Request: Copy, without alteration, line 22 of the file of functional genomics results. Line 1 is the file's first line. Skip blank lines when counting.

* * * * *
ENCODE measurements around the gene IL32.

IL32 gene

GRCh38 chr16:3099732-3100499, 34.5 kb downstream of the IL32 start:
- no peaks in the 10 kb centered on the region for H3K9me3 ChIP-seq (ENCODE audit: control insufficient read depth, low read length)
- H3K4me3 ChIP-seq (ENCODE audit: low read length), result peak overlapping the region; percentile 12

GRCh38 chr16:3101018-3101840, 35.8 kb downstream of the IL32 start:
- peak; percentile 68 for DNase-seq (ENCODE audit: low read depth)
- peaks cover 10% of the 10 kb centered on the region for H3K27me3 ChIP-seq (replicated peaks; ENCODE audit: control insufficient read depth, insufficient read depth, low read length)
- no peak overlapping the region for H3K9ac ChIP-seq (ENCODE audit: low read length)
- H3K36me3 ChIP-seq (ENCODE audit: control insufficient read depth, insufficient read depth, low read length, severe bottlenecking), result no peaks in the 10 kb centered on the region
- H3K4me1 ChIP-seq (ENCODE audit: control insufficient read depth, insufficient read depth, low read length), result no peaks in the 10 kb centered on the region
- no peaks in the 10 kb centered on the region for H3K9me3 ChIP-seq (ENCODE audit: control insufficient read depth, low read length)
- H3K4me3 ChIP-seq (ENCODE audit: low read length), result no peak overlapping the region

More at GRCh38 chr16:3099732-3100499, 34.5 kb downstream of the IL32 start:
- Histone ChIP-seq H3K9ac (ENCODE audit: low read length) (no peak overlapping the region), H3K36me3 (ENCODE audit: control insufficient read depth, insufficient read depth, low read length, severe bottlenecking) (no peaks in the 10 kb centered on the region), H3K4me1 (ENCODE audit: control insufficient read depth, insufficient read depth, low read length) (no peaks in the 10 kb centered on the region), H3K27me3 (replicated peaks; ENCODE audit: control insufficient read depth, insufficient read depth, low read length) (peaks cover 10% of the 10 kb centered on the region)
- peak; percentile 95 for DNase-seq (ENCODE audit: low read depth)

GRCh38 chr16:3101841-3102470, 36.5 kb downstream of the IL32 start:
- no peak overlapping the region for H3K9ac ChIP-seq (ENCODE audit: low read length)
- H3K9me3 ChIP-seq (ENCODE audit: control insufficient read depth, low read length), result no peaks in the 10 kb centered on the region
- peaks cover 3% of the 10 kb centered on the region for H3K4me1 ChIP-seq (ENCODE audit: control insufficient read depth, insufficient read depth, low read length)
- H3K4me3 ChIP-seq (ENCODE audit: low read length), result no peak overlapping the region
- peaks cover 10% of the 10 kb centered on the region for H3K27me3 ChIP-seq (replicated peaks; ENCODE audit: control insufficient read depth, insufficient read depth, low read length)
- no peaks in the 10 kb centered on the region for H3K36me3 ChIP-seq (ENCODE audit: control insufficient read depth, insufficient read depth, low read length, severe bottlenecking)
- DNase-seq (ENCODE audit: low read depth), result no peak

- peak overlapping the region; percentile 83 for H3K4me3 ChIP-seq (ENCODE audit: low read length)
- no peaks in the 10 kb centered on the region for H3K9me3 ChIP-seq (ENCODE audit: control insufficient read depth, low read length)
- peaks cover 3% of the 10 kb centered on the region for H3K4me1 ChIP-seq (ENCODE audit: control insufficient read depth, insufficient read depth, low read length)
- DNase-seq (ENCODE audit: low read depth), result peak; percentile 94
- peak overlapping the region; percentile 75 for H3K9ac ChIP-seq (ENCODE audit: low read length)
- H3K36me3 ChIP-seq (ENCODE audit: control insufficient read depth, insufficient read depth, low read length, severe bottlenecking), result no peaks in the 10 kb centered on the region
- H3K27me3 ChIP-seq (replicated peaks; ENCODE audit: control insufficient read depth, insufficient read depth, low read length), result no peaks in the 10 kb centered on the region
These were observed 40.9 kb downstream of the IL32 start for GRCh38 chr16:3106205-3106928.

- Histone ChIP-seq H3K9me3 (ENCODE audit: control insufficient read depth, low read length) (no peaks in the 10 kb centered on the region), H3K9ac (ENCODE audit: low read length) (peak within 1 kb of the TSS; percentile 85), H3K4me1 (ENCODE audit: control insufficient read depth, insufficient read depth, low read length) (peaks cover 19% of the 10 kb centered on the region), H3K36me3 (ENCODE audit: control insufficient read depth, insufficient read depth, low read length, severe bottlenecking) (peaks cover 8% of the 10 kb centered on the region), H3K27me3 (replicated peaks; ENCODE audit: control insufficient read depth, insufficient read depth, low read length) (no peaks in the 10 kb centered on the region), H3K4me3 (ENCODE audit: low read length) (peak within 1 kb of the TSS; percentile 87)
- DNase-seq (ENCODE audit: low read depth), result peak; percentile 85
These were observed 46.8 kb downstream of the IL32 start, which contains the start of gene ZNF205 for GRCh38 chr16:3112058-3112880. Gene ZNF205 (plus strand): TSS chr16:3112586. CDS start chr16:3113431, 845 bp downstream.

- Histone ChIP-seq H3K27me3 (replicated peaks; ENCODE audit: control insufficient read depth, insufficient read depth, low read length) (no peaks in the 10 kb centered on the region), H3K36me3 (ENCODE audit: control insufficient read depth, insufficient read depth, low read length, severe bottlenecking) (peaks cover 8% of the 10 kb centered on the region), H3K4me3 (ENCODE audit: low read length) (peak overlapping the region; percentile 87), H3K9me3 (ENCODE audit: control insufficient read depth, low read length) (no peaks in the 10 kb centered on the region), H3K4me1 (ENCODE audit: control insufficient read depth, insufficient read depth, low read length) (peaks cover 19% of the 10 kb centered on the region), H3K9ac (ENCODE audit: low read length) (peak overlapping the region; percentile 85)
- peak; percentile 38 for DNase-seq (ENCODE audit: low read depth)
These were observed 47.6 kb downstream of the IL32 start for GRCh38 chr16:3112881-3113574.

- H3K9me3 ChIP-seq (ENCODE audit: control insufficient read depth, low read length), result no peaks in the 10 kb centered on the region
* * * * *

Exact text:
- peaks cover 10% of the 10 kb centered on the region for H3K27me3 ChIP-seq (replicated peaks; ENCODE audit: control insufficient read depth, insufficient read depth, low read length)